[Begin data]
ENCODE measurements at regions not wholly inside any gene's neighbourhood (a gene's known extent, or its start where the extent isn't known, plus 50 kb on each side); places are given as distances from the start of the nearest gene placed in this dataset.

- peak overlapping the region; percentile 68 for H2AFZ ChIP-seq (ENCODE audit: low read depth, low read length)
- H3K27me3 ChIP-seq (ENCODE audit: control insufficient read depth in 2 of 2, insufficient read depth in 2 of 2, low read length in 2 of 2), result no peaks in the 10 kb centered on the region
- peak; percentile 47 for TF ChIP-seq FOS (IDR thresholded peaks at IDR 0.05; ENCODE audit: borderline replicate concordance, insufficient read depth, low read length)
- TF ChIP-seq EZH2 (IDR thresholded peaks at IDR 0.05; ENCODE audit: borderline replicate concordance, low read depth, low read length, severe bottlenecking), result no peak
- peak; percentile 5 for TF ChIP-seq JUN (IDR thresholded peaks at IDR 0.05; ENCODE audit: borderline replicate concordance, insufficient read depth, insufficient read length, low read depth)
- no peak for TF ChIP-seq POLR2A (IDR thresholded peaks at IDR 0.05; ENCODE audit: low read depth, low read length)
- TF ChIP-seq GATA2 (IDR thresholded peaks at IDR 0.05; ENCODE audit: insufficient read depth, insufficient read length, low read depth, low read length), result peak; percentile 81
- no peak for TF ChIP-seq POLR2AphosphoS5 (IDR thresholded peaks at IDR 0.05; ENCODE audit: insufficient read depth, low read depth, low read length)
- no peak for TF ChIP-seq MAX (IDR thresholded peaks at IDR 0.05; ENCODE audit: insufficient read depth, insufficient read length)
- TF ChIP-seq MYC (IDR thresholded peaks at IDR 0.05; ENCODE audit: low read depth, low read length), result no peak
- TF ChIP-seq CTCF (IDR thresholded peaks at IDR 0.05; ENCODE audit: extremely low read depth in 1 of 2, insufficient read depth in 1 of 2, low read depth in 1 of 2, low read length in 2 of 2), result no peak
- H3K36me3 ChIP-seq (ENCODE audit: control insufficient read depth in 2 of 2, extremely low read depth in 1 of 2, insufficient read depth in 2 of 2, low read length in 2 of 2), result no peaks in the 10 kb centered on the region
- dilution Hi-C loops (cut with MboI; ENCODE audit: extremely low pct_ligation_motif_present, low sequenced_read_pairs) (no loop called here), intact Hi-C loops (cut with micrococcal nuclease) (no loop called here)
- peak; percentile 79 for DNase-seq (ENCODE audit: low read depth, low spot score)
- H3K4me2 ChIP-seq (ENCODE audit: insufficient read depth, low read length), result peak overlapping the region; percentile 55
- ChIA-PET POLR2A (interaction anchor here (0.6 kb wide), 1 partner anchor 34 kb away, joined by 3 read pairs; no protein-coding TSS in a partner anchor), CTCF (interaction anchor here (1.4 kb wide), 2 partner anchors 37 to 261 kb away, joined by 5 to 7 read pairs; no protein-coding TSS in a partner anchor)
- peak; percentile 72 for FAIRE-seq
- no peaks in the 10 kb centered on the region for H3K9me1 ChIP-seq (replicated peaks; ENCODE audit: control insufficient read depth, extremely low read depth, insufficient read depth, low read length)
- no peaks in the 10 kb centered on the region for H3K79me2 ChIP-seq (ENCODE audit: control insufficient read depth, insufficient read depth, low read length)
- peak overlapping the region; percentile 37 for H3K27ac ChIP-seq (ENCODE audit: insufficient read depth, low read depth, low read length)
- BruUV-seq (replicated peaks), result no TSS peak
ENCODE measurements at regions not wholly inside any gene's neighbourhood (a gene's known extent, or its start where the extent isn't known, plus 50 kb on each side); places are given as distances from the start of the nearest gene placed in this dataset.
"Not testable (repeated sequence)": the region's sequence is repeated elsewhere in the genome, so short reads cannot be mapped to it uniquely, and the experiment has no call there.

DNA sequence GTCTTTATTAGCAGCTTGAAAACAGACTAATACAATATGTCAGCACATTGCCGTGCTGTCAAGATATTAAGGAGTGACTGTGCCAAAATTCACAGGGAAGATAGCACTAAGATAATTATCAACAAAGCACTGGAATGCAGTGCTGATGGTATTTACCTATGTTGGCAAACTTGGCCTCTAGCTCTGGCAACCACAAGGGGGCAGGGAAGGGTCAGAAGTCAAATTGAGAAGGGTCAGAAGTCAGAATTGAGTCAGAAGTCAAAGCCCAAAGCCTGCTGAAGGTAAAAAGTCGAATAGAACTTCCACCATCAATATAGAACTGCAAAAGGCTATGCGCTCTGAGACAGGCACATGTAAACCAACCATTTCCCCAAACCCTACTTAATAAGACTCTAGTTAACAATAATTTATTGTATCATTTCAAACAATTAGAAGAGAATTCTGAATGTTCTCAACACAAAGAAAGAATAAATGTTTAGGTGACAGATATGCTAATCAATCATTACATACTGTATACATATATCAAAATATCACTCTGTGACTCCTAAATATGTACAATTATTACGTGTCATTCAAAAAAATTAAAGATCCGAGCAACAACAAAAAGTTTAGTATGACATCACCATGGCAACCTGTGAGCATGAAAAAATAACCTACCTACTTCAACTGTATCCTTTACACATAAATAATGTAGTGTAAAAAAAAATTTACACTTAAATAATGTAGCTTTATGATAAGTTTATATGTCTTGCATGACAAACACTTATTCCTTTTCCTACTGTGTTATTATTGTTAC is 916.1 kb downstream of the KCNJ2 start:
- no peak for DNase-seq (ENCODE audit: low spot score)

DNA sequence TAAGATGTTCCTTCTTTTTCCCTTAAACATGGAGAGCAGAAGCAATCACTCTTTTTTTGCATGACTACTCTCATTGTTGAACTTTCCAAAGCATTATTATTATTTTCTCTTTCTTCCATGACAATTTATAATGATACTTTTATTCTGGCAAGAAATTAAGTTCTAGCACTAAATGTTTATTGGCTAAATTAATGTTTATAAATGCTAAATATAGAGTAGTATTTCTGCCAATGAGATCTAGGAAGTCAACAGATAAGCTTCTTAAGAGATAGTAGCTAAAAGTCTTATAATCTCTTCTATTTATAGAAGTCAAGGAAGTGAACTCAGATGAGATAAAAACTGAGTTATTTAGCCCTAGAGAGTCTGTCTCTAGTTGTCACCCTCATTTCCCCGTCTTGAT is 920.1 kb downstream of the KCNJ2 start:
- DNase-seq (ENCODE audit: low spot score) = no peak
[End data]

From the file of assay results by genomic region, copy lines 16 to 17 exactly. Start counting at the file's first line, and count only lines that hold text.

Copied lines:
- H3K4me2 ChIP-seq (ENCODE audit: insufficient read depth, low read length), result peak overlapping the region; percentile 55
- ChIA-PET POLR2A (interaction anchor here (0.6 kb wide), 1 partner anchor 34 kb away, joined by 3 read pairs; no protein-coding TSS in a partner anchor), CTCF (interaction anchor here (1.4 kb wide), 2 partner anchors 37 to 261 kb away, joined by 5 to 7 read pairs; no protein-coding TSS in a partner anchor)